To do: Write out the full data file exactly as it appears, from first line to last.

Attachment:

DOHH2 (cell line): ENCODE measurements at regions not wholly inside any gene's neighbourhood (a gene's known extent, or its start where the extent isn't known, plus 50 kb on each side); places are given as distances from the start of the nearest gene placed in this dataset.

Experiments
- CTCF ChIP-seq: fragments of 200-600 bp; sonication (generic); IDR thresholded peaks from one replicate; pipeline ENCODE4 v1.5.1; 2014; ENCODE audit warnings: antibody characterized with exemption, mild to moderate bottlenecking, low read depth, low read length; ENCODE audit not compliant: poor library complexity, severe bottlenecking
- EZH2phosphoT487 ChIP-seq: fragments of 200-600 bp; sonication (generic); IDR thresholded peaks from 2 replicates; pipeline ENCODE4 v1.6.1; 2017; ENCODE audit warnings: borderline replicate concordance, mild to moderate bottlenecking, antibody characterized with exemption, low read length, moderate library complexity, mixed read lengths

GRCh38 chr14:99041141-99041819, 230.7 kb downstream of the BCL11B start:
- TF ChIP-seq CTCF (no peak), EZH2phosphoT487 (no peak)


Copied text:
DOHH2 (cell line): ENCODE measurements at regions not wholly inside any gene's neighbourhood (a gene's known extent, or its start where the extent isn't known, plus 50 kb on each side); places are given as distances from the start of the nearest gene placed in this dataset.

Experiments
- CTCF ChIP-seq: fragments of 200-600 bp; sonication (generic); IDR thresholded peaks from one replicate; pipeline ENCODE4 v1.5.1; 2014; ENCODE audit warnings: antibody characterized with exemption, mild to moderate bottlenecking, low read depth, low read length; ENCODE audit not compliant: poor library complexity, severe bottlenecking
- EZH2phosphoT487 ChIP-seq: fragments of 200-600 bp; sonication (generic); IDR thresholded peaks from 2 replicates; pipeline ENCODE4 v1.6.1; 2017; ENCODE audit warnings: borderline replicate concordance, mild to moderate bottlenecking, antibody characterized with exemption, low read length, moderate library complexity, mixed read lengths

GRCh38 chr14:99041141-99041819, 230.7 kb downstream of the BCL11B start:
- TF ChIP-seq CTCF (no peak), EZH2phosphoT487 (no peak)